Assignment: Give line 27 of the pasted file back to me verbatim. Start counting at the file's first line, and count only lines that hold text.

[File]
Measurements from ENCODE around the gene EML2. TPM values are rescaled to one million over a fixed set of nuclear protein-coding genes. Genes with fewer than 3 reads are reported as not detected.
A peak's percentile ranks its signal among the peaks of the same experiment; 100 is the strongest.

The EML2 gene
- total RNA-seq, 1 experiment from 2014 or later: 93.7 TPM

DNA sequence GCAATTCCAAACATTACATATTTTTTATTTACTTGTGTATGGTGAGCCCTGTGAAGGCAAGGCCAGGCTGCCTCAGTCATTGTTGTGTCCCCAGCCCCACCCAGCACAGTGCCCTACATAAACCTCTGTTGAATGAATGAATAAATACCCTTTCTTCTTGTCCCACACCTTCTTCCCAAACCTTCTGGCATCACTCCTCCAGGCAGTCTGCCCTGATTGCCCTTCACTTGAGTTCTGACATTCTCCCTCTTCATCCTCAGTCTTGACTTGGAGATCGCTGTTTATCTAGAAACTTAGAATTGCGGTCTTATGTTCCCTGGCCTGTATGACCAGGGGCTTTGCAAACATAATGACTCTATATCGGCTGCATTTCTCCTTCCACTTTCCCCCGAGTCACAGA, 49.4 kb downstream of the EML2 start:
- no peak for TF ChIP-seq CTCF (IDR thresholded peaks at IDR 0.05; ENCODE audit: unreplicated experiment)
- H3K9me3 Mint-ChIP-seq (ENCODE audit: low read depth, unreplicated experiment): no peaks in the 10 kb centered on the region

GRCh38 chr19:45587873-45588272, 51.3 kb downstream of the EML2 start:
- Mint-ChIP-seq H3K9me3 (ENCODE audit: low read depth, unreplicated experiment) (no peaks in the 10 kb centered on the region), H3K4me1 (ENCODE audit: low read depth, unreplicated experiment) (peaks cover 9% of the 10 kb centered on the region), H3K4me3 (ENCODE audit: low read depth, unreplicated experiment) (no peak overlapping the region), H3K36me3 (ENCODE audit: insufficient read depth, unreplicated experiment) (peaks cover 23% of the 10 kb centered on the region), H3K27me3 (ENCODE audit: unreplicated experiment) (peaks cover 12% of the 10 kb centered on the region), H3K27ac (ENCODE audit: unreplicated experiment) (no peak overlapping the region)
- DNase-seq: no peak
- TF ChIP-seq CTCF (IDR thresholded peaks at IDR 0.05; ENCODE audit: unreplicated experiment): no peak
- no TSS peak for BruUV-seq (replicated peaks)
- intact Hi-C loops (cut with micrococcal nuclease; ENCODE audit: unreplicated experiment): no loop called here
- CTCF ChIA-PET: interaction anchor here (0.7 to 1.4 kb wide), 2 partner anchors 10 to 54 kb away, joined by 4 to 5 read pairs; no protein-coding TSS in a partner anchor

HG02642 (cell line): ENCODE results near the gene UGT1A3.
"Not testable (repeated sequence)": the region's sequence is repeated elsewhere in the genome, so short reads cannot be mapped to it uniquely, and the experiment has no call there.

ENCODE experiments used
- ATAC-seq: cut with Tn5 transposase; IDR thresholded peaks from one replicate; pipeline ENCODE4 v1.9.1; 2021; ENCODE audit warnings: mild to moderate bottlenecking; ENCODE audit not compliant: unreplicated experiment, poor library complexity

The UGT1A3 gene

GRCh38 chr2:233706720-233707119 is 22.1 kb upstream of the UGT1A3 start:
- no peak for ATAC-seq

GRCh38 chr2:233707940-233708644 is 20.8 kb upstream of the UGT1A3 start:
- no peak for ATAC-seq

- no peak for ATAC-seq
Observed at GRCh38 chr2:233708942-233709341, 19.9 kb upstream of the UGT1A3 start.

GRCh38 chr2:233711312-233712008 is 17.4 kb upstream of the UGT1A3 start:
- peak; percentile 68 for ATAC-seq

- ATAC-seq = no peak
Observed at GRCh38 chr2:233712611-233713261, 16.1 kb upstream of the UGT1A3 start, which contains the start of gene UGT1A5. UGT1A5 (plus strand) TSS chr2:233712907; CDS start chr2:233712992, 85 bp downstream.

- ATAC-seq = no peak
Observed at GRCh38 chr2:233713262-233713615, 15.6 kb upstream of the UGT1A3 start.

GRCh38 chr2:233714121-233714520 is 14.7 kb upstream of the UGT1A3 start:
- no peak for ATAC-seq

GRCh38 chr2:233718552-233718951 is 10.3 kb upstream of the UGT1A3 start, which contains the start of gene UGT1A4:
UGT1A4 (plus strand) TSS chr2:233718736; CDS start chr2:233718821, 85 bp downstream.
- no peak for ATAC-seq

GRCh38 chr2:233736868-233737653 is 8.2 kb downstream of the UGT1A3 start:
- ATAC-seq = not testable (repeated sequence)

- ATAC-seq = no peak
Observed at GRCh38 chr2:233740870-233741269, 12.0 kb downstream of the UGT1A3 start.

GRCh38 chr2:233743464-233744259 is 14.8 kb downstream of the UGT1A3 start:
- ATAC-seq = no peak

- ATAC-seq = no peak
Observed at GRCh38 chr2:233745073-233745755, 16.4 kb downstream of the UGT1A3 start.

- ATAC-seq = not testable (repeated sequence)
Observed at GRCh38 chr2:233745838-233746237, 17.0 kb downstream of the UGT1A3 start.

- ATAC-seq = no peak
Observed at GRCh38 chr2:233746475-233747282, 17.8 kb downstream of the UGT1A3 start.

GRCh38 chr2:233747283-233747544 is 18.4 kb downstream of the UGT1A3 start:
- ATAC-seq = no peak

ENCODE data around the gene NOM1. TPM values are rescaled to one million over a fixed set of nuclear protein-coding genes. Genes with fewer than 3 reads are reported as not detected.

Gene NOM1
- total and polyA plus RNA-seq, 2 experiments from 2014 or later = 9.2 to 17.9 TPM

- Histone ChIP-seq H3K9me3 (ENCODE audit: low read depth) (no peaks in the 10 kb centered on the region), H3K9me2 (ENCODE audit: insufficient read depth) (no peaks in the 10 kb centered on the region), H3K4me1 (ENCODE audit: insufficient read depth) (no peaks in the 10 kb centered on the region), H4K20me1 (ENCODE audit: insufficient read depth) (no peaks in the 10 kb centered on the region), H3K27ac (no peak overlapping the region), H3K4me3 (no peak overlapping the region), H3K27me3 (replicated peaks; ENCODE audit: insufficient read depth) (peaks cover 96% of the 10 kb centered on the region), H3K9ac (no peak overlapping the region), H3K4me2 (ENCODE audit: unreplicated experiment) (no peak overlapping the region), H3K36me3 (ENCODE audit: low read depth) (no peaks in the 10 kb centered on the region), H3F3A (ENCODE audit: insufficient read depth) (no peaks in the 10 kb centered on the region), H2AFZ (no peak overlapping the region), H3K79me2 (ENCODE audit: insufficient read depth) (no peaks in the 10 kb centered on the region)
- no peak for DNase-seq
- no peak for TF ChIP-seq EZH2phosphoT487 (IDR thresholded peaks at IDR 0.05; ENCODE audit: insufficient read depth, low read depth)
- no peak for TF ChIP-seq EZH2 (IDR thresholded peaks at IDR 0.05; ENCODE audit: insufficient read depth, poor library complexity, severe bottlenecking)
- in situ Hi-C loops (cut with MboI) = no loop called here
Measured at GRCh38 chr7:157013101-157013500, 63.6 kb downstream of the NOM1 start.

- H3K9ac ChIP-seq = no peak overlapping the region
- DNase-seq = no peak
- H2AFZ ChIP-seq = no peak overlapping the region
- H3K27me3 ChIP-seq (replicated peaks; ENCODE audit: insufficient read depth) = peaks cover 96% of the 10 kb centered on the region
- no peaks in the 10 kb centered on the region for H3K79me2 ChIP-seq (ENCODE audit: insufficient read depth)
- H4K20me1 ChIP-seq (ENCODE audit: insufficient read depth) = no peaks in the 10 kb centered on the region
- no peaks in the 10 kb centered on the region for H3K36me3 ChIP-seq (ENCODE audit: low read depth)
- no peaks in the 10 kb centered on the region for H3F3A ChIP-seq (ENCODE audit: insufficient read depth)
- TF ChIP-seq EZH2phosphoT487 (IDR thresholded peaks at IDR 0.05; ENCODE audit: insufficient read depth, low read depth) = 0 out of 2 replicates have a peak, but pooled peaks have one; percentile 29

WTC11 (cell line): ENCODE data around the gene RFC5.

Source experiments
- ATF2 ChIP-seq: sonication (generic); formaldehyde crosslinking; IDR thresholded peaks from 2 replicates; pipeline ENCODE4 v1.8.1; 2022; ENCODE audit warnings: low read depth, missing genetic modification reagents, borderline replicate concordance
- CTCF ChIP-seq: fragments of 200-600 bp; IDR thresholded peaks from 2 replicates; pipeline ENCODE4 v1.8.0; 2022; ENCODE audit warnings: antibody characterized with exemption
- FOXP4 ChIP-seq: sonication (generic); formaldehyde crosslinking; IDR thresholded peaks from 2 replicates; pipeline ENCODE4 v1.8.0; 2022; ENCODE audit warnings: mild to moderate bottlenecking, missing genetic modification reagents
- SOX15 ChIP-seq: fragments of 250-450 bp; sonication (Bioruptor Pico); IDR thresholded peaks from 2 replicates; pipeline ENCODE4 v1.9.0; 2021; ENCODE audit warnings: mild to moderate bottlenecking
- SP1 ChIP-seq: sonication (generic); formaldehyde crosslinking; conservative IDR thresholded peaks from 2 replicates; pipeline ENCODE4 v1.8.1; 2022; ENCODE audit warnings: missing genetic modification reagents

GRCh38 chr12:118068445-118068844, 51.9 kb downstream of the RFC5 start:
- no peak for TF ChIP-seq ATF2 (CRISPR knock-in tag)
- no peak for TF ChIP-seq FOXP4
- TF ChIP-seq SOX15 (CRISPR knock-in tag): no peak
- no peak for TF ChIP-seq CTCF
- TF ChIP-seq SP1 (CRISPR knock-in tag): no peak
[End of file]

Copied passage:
- peak; percentile 68 for ATAC-seq